Fortunately, our foundation is much too strong for that. Suggesting that the American family unit will disintegrate upon the legalization of gay marriage is disingenuous fear-mongering manufactured for the ignorant and the weak. It is a crock. And it could succeed.
Opponents will say gay couples shouldn’t marry because God does not want them to. Although our laws prohibit the imposition of one’s religious beliefs over others, they will use the arguments of their church to try to strike down the efforts of those who do not share those beliefs. Never mind that clergy members in Maine have formed a group in support of the bill (the Religious Coalition for the Freedom to Marry) and are already campaigning for support among the state’s lawmakers. Or that clergymen like my father, a retired United Methodist minister, would happily preside over gay weddings.
Never mind that professing to know for a certainty the will of God is the ultimate arrogance.
Opponents will say the Founding Fathers provided no allowance for marriage of citizens of the same sex and therefore its prohibition is not a violation of civil rights. But the Declaration of Independence, the most celebrated document of our short history, insists that "all men are created equal, that they are endowed by their Creator with certain unalienable Rights, that among these are Life, Liberty and the pursuit of Happiness." No one among us today has the moral authority to deny a fellow citizen of these rights.
Again, to assume otherwise is a supreme arrogance.
The bill was introduced by state Sen. Dennis Damon of Trenton, but one of the co-sponsors is Sen. Peter Bowman, who represents southern York County. Bowman is a retired Navy captain and former Portsmouth Naval Shipyard commander. I can tell you for a fact that the U.S. military is not historically encouraging of the homosexual lifestyle, but Bowman has been quoted as saying support of gay marriage is "the only fair thing to do."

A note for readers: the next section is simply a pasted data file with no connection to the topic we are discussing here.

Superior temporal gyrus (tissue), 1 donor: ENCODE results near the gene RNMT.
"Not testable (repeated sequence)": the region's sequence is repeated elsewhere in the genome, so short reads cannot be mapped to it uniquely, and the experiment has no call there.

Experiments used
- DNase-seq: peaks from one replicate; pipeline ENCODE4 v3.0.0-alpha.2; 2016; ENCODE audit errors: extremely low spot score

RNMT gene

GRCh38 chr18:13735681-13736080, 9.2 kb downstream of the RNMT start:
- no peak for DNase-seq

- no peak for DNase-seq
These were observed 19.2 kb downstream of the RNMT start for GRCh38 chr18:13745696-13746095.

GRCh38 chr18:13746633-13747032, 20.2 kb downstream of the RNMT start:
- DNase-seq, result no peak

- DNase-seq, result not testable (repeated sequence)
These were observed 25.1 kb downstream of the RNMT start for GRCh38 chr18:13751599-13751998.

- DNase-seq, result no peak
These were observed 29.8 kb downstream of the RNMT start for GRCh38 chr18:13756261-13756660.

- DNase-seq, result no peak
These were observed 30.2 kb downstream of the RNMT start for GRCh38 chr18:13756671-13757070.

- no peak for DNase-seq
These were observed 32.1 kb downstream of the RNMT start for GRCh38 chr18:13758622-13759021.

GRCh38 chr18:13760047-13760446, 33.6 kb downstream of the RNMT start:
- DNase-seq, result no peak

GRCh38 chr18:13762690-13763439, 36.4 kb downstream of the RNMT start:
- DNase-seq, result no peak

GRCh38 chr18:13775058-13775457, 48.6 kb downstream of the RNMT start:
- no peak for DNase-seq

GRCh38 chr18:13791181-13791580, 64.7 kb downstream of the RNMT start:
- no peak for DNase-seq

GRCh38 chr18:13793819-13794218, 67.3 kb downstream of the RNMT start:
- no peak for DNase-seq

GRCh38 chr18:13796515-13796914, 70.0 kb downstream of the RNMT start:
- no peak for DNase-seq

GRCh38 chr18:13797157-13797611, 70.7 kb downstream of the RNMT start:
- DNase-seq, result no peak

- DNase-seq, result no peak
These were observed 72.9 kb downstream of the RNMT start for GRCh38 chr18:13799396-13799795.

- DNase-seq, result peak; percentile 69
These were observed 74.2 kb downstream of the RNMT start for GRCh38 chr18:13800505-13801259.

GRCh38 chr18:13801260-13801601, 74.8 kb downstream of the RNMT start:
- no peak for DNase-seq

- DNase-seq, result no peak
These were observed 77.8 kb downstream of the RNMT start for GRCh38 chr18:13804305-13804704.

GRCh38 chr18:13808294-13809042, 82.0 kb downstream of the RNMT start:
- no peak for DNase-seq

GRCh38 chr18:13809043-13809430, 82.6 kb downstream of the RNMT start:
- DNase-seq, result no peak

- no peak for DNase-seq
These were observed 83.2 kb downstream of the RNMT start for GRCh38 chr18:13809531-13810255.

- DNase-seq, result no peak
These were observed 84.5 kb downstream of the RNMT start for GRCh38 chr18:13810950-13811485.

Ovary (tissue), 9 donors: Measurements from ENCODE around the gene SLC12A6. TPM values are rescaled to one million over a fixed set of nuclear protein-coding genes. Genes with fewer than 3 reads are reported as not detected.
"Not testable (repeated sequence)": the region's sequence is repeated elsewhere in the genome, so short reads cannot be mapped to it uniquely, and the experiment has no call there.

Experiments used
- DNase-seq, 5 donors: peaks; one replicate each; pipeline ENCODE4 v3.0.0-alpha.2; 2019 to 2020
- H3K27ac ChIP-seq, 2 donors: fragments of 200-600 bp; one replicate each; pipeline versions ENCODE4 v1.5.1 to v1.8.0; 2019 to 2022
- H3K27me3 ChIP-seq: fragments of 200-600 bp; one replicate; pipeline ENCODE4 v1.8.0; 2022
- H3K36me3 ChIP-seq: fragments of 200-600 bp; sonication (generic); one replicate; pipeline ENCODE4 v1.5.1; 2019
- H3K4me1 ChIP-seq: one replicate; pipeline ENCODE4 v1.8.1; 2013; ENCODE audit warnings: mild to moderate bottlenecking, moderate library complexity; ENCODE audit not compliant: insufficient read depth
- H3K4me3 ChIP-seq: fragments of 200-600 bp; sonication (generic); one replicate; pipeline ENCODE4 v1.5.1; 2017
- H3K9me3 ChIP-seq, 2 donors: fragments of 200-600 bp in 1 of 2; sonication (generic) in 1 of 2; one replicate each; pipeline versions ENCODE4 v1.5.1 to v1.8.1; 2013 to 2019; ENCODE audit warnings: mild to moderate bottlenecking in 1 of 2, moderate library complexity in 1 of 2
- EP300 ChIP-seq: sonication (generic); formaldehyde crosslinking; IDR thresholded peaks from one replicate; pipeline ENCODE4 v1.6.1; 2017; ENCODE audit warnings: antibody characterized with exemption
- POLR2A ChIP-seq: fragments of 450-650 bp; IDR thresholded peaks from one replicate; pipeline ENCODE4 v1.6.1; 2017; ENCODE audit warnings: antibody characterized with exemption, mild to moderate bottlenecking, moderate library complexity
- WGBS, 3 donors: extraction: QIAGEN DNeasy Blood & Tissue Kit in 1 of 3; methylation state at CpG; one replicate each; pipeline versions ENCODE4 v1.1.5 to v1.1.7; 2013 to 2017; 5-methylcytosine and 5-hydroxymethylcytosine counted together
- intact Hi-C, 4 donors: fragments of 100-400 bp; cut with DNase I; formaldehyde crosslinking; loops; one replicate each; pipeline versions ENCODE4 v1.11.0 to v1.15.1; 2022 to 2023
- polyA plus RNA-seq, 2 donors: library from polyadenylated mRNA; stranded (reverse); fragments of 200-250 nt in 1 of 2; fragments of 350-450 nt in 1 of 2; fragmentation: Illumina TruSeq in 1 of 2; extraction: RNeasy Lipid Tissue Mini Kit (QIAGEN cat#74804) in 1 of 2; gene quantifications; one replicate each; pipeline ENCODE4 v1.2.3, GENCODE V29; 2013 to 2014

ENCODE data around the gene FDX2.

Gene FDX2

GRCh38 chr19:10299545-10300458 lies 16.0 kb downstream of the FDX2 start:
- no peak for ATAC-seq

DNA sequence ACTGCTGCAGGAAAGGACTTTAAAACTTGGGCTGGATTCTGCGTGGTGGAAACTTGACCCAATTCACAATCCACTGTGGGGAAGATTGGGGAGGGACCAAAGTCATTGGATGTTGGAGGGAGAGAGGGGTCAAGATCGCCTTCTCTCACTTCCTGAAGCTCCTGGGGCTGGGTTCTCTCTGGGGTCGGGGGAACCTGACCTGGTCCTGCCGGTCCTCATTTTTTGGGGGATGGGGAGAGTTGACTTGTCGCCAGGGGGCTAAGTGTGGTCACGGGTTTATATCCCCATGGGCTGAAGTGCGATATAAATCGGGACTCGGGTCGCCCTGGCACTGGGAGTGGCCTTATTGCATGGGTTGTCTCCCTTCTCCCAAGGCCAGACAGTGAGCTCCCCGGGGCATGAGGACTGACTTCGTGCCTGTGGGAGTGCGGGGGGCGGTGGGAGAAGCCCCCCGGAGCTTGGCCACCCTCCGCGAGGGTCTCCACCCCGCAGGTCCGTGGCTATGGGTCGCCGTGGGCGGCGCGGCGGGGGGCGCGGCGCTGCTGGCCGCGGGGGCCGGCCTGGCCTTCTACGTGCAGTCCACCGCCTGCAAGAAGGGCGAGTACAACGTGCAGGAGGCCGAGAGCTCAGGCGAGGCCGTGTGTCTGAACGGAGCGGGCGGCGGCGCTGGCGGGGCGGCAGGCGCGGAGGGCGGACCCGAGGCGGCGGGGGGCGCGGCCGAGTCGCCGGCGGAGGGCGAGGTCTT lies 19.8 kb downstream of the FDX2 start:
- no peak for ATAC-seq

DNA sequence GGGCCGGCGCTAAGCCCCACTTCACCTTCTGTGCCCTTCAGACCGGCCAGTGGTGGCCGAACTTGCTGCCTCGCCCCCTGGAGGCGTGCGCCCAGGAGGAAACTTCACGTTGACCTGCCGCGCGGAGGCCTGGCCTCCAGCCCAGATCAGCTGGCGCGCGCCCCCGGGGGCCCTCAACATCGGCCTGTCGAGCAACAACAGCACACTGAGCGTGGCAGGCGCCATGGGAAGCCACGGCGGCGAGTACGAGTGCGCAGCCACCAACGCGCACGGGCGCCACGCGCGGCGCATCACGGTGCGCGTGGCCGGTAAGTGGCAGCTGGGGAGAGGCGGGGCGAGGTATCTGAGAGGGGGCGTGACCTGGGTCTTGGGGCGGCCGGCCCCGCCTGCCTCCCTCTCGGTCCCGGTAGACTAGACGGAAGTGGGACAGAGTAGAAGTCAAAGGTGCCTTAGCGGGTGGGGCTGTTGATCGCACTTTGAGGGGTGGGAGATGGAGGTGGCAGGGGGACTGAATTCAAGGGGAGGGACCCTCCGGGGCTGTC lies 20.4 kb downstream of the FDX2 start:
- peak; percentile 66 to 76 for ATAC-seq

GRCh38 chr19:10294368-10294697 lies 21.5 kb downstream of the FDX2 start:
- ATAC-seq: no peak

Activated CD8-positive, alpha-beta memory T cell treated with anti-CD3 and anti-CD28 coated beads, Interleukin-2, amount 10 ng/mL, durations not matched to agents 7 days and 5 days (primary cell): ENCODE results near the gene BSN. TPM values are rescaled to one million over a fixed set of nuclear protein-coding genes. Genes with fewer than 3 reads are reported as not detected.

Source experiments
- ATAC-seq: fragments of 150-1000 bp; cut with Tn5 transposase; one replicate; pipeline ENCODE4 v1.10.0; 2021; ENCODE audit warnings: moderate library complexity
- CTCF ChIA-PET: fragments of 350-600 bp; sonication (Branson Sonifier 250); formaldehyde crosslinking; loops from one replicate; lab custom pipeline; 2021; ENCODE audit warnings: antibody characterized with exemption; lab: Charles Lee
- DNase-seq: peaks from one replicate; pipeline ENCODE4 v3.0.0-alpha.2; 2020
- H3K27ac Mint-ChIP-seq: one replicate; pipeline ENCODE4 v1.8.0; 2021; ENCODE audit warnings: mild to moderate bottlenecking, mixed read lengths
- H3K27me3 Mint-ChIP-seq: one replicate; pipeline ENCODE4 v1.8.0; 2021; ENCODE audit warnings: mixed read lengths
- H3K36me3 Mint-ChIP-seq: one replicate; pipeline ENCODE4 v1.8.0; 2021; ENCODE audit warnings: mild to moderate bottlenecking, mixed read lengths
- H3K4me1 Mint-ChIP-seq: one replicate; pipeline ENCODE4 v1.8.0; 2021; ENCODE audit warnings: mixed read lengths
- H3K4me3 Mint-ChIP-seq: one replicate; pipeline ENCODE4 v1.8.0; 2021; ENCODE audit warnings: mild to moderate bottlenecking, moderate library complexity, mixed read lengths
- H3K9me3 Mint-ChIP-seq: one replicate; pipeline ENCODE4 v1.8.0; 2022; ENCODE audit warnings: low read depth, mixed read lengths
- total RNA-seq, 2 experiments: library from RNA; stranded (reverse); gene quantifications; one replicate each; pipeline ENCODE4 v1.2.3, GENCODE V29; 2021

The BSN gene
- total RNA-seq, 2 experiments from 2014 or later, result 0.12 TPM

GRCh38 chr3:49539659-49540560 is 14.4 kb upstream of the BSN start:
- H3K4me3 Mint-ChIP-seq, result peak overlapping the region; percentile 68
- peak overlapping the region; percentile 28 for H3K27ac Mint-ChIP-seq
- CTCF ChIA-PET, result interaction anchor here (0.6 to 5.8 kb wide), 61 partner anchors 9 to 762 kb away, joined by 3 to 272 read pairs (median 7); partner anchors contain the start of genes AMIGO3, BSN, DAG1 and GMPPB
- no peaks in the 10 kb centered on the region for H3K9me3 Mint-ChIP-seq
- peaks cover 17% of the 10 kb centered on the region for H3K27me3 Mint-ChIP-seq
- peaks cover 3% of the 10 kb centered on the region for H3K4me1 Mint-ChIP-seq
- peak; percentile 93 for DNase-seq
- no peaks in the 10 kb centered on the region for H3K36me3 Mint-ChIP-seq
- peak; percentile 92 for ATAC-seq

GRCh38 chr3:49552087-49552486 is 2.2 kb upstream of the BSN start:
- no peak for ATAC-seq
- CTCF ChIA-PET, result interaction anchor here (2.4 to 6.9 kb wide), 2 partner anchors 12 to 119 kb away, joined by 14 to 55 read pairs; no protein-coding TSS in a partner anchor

Bowman told this newspaper he believes homosexuality is "hard-wired" into certain people and our society needs to honor that. I lack the scientific background to assert whether the gay lifestyle is a matter of personal choice or genetic construction, and I don’t really care. The actions of consenting adults who do not seek to harm others in any way should be of no concern to anyone else.
During the November election, gay rights proponents gathered signatures from voters approving same-sex marriage. They hoped for 10,000 names and wound up with 33,000. Now there are those who say even if the bill passes in the legislature the matter could be put to a referendum in November.
If that happens, all of us living in Maine can make our voices heard loud and strong, and we can make it clear that we will not stand for discrimination against fellow Americans in the 21st century.According to Seacostonline, D. Allan Kerr is a struggling novelist and former newspaper reporter who now spends his days wrestling with lobsters. They need to add "A Noble Man" to this bio......